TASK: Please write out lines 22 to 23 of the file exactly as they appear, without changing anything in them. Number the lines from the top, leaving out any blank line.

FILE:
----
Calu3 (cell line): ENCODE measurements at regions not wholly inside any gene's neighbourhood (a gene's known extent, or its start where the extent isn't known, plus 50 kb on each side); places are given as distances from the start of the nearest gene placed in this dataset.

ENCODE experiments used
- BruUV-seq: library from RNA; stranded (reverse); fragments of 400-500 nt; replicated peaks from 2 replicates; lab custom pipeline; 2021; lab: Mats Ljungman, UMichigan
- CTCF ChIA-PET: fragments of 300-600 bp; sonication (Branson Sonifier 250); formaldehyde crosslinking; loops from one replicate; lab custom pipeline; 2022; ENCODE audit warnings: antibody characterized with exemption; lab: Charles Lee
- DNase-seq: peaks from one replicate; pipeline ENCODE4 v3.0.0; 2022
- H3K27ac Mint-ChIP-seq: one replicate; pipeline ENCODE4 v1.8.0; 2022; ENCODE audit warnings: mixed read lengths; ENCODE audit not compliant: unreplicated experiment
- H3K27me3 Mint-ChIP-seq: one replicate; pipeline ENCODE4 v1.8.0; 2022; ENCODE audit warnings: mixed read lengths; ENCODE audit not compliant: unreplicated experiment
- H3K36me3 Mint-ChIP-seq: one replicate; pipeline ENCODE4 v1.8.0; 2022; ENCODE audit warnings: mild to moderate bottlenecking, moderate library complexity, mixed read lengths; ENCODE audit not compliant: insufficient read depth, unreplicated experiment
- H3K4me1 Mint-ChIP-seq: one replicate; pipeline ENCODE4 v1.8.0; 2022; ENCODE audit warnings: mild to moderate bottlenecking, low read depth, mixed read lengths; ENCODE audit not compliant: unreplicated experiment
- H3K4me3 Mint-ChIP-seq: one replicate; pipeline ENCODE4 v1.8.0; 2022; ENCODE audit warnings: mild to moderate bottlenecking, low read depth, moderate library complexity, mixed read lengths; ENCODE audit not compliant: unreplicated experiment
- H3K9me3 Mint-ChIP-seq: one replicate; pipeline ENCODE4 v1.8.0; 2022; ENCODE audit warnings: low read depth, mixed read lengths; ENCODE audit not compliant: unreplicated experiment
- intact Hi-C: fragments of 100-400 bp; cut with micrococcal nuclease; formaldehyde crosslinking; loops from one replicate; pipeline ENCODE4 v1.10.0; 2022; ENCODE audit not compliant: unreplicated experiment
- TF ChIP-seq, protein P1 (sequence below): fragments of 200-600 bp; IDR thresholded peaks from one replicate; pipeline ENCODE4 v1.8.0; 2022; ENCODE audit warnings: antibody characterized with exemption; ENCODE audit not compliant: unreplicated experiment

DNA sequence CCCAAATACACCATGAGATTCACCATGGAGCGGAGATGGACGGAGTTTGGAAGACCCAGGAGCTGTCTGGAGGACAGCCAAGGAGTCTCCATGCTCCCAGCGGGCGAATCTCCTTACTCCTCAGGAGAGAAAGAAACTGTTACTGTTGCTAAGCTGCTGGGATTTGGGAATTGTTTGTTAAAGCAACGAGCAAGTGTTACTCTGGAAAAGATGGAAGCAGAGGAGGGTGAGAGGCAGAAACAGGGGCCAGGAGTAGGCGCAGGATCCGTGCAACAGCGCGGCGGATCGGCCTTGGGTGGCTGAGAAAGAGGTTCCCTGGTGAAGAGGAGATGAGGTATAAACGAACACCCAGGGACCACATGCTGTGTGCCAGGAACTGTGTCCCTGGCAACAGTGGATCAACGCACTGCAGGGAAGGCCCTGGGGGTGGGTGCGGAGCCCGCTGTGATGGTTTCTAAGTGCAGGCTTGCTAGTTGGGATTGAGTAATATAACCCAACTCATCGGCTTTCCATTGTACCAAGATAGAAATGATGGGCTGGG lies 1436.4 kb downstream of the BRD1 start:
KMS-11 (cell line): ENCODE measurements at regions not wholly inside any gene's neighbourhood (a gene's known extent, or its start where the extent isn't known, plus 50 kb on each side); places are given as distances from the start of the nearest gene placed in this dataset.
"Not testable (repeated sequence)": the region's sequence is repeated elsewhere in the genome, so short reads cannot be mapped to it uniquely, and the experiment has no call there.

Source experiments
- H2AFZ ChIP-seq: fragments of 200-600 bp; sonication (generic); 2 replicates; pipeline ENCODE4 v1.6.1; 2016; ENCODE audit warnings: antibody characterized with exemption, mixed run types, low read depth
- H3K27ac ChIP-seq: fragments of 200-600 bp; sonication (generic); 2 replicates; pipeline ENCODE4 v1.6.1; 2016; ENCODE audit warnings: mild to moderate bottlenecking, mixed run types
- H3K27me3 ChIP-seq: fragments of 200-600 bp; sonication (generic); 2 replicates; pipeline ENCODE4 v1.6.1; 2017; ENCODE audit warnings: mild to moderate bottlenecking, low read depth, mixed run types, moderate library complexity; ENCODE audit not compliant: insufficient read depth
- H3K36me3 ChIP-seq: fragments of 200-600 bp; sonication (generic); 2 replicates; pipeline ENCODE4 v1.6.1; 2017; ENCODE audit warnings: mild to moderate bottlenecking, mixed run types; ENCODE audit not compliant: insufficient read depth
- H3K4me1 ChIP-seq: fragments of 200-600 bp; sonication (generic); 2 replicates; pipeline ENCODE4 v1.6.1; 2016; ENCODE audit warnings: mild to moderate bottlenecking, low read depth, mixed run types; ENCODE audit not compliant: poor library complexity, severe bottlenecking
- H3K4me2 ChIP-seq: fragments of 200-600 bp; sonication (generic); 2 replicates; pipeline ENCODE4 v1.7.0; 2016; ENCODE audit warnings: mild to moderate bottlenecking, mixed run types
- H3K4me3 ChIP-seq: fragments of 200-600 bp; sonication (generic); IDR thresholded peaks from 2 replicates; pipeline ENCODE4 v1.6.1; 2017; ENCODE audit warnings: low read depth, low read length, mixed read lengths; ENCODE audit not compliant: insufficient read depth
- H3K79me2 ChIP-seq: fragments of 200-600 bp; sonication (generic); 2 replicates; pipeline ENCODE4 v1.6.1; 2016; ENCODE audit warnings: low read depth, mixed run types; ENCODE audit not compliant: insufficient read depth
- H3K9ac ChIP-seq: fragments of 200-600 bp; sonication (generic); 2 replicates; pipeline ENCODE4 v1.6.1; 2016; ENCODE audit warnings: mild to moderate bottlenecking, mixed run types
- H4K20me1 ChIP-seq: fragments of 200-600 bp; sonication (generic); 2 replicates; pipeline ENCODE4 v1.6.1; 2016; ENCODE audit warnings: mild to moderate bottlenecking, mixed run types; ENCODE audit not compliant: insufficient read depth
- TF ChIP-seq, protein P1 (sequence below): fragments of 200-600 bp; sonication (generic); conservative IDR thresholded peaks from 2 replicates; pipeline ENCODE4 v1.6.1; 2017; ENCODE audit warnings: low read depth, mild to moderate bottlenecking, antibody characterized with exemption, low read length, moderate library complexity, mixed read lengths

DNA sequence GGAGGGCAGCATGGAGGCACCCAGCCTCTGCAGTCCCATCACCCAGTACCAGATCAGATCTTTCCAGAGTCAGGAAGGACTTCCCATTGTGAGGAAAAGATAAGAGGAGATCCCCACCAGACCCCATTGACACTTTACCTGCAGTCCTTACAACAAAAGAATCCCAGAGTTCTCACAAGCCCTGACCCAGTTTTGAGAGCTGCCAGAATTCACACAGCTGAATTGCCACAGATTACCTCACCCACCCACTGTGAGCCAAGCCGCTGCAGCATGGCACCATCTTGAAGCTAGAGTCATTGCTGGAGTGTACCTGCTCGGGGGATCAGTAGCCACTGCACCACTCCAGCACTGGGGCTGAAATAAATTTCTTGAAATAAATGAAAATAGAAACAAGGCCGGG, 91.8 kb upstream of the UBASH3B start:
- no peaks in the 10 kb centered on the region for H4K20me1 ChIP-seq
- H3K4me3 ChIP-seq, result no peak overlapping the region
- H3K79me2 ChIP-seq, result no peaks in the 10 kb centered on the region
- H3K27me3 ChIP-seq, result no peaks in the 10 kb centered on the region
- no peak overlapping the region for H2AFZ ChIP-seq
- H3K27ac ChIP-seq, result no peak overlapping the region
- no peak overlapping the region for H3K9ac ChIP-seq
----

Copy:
- H3K4me1 ChIP-seq: fragments of 200-600 bp; sonication (generic); 2 replicates; pipeline ENCODE4 v1.6.1; 2016; ENCODE audit warnings: mild to moderate bottlenecking, low read depth, mixed run types; ENCODE audit not compliant: poor library complexity, severe bottlenecking
- H3K4me2 ChIP-seq: fragments of 200-600 bp; sonication (generic); 2 replicates; pipeline ENCODE4 v1.7.0; 2016; ENCODE audit warnings: mild to moderate bottlenecking, mixed run types